Europe and the new anti-Semitism

In recent months, there has been a series of fatal attacks by Islamist militants on Jewish people and institutions, as well as innumerable other instances of violence.

The number of Jewish people living in Denmark is small – there are perhaps as few as 10,000. There were fewer still in the country at the start of the Second World War. Denmark was invaded and occupied by the Nazis, yet the majority of Jews there survived the horror of Hitler’s genocidal mania because of the Danish resistance movement, which supervised their evacuation to “neutral” Sweden.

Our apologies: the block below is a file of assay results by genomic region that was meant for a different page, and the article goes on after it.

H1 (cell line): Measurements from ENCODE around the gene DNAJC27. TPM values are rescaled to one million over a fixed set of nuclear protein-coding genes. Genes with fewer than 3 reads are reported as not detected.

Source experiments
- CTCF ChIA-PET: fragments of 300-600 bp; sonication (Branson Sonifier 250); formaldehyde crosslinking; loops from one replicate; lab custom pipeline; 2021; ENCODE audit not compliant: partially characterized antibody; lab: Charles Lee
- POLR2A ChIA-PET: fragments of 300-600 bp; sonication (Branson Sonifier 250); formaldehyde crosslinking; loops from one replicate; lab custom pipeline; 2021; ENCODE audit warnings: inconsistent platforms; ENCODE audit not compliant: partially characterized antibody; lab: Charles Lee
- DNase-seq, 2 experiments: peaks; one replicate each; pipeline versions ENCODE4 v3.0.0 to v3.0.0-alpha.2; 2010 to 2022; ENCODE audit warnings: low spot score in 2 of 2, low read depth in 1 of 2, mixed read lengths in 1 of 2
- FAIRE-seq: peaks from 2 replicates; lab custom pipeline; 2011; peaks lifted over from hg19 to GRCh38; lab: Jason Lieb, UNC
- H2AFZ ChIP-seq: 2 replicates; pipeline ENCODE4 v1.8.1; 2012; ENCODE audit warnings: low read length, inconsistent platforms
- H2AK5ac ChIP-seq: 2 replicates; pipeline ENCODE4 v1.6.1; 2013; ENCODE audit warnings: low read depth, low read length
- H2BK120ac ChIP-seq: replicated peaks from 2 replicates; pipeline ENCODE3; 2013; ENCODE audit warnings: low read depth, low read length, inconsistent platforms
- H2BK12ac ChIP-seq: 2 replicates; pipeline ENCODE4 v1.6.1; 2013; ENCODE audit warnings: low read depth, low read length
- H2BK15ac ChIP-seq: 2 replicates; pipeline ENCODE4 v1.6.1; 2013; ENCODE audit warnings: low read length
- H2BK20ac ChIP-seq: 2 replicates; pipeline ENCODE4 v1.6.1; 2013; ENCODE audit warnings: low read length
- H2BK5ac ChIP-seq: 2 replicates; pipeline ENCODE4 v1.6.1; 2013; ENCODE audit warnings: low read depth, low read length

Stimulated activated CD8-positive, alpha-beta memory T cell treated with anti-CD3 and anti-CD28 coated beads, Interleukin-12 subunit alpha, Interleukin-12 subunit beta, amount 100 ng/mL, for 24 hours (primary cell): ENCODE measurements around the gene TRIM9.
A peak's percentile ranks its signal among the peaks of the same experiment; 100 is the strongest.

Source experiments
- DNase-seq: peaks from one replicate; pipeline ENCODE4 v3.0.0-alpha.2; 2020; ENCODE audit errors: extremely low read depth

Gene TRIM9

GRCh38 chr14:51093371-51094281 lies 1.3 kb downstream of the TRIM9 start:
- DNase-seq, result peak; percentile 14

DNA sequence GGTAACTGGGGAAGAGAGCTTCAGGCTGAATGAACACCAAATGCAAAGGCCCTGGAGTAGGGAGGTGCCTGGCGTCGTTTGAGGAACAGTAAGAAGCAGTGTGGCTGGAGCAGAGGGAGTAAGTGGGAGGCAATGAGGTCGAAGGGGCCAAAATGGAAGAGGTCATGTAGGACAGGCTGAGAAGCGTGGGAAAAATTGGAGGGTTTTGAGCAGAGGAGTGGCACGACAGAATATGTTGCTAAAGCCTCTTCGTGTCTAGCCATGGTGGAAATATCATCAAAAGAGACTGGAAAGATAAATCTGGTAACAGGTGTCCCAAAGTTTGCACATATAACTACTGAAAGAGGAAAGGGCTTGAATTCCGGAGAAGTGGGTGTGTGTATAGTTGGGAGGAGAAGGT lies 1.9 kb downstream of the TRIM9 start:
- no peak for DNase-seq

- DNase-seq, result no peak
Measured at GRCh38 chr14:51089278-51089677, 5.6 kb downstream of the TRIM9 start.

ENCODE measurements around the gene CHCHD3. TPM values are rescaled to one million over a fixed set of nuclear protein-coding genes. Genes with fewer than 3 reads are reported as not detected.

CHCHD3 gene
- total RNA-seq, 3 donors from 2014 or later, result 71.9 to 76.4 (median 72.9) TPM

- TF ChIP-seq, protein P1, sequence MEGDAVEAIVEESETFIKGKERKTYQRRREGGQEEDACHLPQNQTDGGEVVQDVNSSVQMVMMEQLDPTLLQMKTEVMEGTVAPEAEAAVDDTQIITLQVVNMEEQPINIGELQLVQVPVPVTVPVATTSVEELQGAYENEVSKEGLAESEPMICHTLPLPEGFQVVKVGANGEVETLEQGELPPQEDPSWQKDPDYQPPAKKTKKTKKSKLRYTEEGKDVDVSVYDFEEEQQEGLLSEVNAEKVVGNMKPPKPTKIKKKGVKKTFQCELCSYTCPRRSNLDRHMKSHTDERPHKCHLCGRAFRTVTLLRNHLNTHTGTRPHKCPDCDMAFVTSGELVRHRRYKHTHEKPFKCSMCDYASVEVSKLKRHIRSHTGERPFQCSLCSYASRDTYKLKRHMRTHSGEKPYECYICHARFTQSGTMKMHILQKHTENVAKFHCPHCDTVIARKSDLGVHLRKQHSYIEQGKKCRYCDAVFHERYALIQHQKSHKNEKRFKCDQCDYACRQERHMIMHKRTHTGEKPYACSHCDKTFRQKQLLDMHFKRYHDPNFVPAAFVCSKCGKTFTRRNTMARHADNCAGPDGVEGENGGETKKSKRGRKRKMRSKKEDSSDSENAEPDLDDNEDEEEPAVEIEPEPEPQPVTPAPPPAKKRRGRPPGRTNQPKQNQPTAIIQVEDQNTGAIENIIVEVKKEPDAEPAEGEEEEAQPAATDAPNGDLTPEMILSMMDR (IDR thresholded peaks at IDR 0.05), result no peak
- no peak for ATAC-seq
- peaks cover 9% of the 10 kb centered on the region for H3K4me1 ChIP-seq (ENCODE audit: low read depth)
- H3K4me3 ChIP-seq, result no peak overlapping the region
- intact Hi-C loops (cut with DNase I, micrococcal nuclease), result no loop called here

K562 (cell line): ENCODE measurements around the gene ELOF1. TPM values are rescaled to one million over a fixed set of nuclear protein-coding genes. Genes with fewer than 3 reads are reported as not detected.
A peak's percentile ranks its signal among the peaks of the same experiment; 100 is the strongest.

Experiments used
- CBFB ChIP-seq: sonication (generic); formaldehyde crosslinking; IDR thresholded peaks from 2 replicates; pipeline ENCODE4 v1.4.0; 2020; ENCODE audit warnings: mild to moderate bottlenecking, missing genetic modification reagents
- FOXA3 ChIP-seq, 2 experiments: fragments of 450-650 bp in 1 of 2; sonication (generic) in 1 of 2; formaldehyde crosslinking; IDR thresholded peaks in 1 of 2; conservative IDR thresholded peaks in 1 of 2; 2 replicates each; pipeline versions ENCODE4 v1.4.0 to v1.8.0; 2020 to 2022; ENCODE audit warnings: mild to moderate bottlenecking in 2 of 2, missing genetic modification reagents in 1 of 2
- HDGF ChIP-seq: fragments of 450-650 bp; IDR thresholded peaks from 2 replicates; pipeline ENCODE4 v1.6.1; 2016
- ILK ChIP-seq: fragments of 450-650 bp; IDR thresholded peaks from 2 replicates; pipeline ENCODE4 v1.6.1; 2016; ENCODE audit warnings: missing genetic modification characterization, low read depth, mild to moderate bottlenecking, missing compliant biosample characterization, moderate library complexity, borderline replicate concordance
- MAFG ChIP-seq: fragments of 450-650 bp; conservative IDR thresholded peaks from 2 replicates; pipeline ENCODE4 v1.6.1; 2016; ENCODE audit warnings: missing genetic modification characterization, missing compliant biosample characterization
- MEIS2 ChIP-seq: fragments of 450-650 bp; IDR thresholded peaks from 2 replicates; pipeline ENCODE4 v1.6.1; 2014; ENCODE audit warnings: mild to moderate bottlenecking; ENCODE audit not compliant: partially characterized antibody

Yet today in Denmark, and across Europe, Jewish people are once again living in fear. In recent months, there has been a series of fatal attacks by Islamist militants on Jewish people and institutions, as well as innumerable other instances of violence, intimidation and aggression, most of which pass largely unreported, from the desecration of cemeteries to the verbal abuse of children outside schools.

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